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Old Dr. Dog, new tricks

dr dog

Dr. Dog.

After a short break from making music and live dates, the band got back at it earlier this year with the announcement of a new album and tour.

Veteran Philadelphia-based indie rockers Dr. Dog are back. Not that they really ever left. But it’s been an interesting handful of years for the Scott McMicken and Toby Leanman-led psych quintet.

After the band’s 2013 release, B-Room, the band resurfaced in 2015 with a live album, then again in 2016 with The Psychedelic Swamp, a revamped version of their unreleased debut LP, and Abandoned Mansion, a surprise (mostly) digital release initially offered for free on Bandcamp.

After a short break from making music and live dates, the band got back at it earlier this year with the announcement of a new album and tour.

The April-released Critical Equation not only found the band working with outside producer Gus Seyffert (Beck, HAIM), it found them re-evaluating their nearly 20-year career.

PACIFIC recently spoke with co-bandleader, co-vocalist, and guitarist Scott McMicken as his band heads out on the road for the first time in two years.

PACIFIC: A recent press release called the recording of the new album a “transformative period in which the band questioned their creative process.” Can you elaborate on that?

McMicken: There was no dire need to change who we were, or are, or anything like that. The main, unique aspect of the moment was the realization that in order to move forward, all of the things that we were accustomed to doing no longer seemed that compelling. It was just a matter of figuring out what we needed to do to grow. Part of that is insular and inter-personal, but also a lot of it is creative.

Our ideas about, and interest in, music haven’t shifted that radically. But to continue to get at something with a strong, palpable feel and heart, it required challenging our notions about how to get stuff done. Art itself is this concoction of equal parts craft and aesthetics. But it’s also equally the natural essence of who you are as a person. And in the context of band, it’s also how you relate to one another.

Critical Equation is not a radical departure from our own personal history. It was just made by going through a certain beginner’s mindset. We just needed to do something that felt stripped from our own history.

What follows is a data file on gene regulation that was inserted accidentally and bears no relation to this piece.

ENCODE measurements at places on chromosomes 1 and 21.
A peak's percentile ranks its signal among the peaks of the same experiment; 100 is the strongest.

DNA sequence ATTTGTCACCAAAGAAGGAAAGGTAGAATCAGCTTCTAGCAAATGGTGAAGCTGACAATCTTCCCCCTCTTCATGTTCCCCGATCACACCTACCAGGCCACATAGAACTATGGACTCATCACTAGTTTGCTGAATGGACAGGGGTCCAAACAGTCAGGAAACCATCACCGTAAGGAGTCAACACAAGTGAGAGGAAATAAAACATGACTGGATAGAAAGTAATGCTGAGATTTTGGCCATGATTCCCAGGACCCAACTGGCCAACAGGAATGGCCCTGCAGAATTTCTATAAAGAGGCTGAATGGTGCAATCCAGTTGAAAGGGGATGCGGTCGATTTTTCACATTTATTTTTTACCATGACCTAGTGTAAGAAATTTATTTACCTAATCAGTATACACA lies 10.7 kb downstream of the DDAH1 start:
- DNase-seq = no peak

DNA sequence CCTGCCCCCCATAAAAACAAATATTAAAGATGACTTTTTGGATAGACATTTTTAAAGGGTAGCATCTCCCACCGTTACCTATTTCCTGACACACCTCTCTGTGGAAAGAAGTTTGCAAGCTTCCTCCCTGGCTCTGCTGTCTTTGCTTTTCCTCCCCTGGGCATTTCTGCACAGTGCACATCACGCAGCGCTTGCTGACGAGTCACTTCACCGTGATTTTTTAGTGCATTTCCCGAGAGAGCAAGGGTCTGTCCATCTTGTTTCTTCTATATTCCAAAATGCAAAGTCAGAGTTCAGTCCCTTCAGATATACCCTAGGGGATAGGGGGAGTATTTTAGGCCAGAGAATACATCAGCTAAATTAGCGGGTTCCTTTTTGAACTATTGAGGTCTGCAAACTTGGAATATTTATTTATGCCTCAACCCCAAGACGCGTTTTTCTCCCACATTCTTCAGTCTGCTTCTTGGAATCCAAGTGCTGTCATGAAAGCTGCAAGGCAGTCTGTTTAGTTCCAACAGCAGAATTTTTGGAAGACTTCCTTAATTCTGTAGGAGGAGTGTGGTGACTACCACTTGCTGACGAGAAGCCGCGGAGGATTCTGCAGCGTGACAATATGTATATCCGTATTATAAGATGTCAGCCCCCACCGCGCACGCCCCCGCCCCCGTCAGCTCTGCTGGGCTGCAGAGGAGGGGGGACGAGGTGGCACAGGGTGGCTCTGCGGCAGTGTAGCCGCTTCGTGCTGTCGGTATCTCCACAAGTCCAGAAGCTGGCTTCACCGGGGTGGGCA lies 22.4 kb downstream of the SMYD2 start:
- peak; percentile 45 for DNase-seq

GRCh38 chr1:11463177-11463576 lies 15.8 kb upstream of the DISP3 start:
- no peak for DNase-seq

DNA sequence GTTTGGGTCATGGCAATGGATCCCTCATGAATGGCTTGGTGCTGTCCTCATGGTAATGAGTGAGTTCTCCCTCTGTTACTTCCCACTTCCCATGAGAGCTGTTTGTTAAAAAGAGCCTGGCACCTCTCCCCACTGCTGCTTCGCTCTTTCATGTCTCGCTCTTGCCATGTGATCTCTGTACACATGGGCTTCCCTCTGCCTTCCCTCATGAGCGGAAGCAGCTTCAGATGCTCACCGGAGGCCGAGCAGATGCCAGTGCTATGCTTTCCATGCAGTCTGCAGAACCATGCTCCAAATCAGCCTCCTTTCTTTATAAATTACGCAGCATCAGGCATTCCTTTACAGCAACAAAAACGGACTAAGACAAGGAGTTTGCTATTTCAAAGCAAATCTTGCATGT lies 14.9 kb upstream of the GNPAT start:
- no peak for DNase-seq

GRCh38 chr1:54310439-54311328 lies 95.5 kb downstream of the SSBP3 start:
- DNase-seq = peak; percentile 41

That sounds less transformative and more re-evaluative.

Exactly. Rather than some kind of transformation — which sort of implies moving from one thing to another — it was more of an evolutionary thing. How do we build upon what we are at this point in time? In the past, with every record and year that’s gone by, it’s felt more intuitive to know exactly what felt like the exciting step to take forward. This time, it didn’t seem as clear. And that’s when the flag went up. But the process itself of figuring that out was super-inspiring and fun. It just feels real to get into that sh-t. We care about what we do. We care about each other. And it felt really good to check in on that sort of stuff — the fundamentals.

dr dog

Dr. Dog.

Well, the record doesn’t feel overworked at all. It feels easy. But sometimes making things easy is a lot of work!

You hit it on the head. The goals were essentially so super simple. We just wanted to get back to a sense of simplicity and directness. It’s such a kaleidoscope making music. And there are so many billions of forms of it that are amazing, and so many different approaches. But for us, the spirit of the moment is just to try and make something that feels effortless, and it does take a lot of work to put yourself in that headspace where you’re not over-analyzing it and not allowing all of your doubts and insecurities to complicate the moment. Hence, that’s why we’re communicating more and being more honest with one another, as well as working with a producer to have that outside perspective rather than leaving it up to ourselves and trying to get all five people to agree.

Can you talk about working with Gus?

We did a lot of work on the music and a lot of work on ourselves as a band in preparation of getting to Gus’ place. We had worked it hard. And then we were presenting him with everything we had done up until that point. So it wasn’t like we were starting from scratch or anything. Our intent was to be as live as possible with this record. Then he was invited into the situation and was able to refine it and improve upon it.

And he was such a natural fit. Right away, he was really enthusiastic about putting the computer away and committing. It was very much about getting it right, right now, rather than extending the process and leaving it open to what the digital realm has to offer. It felt right and was really refreshing.

And it caused us to do something else different this time around, which was being very prepared to make an album. We typically go in with a bunch of ideas, skeletons of songs, and we use the recording process as the time to develop those ideas. But this time around, we prepared in advance and when we got into the studio it was about executing and being open to Gus’ suggestions on how to improve it. And it was a great match. He’s a brilliant person. And a brilliant engineer as well.

Sounds like you’re in a good place moving forward.

In many ways, it feels like the beginning. The end of this record was the beginning of something for us. This record not only reflects the culmination of a lot of work and thinking that we put in leading up to that point, but it was also an experiment. There are no guarantees. But we’re sitting on a lot of new information and a lot of new comfort with who we are and what we’re doing.

Dr. Dog

When: 8 p.m. June 2

Where: Observatory North Park, 2891 University Ave, North Park

Cost: Sold Out

Online: observatorysd.com